Warren Partners supports and recruits executive and non-executive directors to organisations across the UK and internationally. I founded the business 20 years ago, based on a philosophy of treating others — candidates, clients, colleagues, suppliers, and the community — as we want to be treated.
I bring God into what I’m doing, whether I’m recruiting for the Church or a secular organisation. People appreciate values of honesty, trustworthiness, and treating people well; and many Christians live Monday to Saturday, serving and witnessing in the world that God has entrusted to each of us.
There is a huge moral case for diversity. It’s not right that where you were born, where you went to school, or your gender, sexuality, or race, affect your ability to reach your potential. Besides, organisations whose people and leadership teams best reflect their customer base and communities report greater market competitiveness, innovation, enhanced sustainability, and employee engagement.
When I pray “your kingdom come,” I don’t just mean it on Sunday. That’s why I joined the Lay Leadership Task Group which presented Setting God’s People Free to the Archbishops’ Council and then the General Synod in 2017, encouraging all Christians to live out the gospel confidently in all of life [News, 27 January 2017].
I’ve been a Bishops’ Selection Adviser for more than ten years, and recently chaired the panel to appoint the Dean of Chester, and have helped to appoint the vicar in our church. The whole process is framed by worship and prayer, seeking to discern God’s will. I’ve always felt the BAP [Bishops’ Advisory Panel] process very admirable — the depth, thoroughness, and insight that goes into it.
I received a call out of the blue asking if my name could be put forward to the Prime Minister to chair the York Crown Nominations Commission. It’s a huge honour and a huge responsibility. The process is similar — establishing the requirements for the post, the skills and gifts required, identifying the candidates and considering them against the agreed profile — to make a good recommendation to the Prime Minister. We’ll certainly be inviting the Holy Spirit into the work and listening to his promptings.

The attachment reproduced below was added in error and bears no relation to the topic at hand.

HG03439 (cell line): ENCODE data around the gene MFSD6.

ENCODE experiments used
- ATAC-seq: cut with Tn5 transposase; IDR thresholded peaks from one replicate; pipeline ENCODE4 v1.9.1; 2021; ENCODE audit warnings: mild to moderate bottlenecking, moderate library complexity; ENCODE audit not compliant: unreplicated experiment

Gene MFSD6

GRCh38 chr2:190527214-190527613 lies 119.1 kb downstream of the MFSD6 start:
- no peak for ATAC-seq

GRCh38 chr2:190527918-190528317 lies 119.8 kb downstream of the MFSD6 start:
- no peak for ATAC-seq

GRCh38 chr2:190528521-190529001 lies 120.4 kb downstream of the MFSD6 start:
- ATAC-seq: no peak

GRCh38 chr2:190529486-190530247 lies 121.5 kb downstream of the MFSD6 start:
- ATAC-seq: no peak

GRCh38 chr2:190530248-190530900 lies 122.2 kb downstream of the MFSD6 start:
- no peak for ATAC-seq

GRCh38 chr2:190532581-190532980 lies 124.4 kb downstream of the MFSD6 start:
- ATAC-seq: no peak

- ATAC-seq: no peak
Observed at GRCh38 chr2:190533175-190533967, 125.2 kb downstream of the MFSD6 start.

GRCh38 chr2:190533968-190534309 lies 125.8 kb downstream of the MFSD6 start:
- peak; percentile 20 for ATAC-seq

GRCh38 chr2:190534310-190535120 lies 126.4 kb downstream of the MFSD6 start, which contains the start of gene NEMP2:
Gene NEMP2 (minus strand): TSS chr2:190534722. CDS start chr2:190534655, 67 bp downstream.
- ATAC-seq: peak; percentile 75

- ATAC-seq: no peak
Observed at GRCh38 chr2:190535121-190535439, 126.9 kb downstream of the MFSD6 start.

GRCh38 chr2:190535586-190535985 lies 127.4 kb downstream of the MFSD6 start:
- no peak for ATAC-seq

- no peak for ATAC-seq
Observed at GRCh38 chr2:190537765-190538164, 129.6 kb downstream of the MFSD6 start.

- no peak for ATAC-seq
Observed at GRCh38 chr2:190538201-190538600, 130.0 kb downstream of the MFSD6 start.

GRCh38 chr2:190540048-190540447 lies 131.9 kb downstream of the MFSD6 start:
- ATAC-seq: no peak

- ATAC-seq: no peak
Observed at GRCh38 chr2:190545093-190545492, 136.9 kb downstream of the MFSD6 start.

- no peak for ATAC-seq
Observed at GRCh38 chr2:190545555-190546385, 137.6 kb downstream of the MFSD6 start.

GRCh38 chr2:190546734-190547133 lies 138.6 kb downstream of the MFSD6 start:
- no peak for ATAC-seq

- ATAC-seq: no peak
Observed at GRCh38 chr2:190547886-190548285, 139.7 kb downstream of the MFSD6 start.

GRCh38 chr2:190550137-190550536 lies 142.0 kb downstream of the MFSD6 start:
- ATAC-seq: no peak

The Lord-Lieutenant and the Duke of Westminster identified that Cheshire was the only county in the country not to have a Community Foundation, and asked me to set one up back in 2011. Cheshire is beautiful, and we have good education, a strong economy, and higher than average life expectancy. But there are also pockets of severe deprivation: more than 40 wards are in the bottom 20 per cent of the UK’s social deprivation scale.
The Community Foundation acts as a broker between donors who are passionate about giving locally and local volunteer-led grass-roots organisations that really make a difference in their communities. We show donors issues that local people face, and help them give with confidence and focus. We now have an amazing team of seven staff and more than 30 volunteers; last year, we distributed more than £1 million to local organisations and charities. We’ve funded things such as back-to-work schemes, respite breaks for carers, counselling for the vulnerable, and financial training.
The House of Lords’ Select Committee on Charities says: “Charities are the eyes, ears and conscience of society. They mobilise, they provide, they inspire, they advocate and they unite.” Because we have eyes and ears on the ground, we can challenge how, and by whom, services are being delivered, and find better ways.
I was appointed to this office of Vice-Lord Lieutenant back in 2010, to work alongside, and deputise for, the Lord-Lieutenant, whose duty is to uphold the dignity of the Crown, to encourage voluntary service, and to take an active interest in the business and social life of the area. I’ll continue to serve as a Deputy Lieutenant until the age of 75, when all DLs retire, but my term of office as Vice Lord-Lieutenant ends in a couple of years’ time, when the Lord-Lieutenant retires.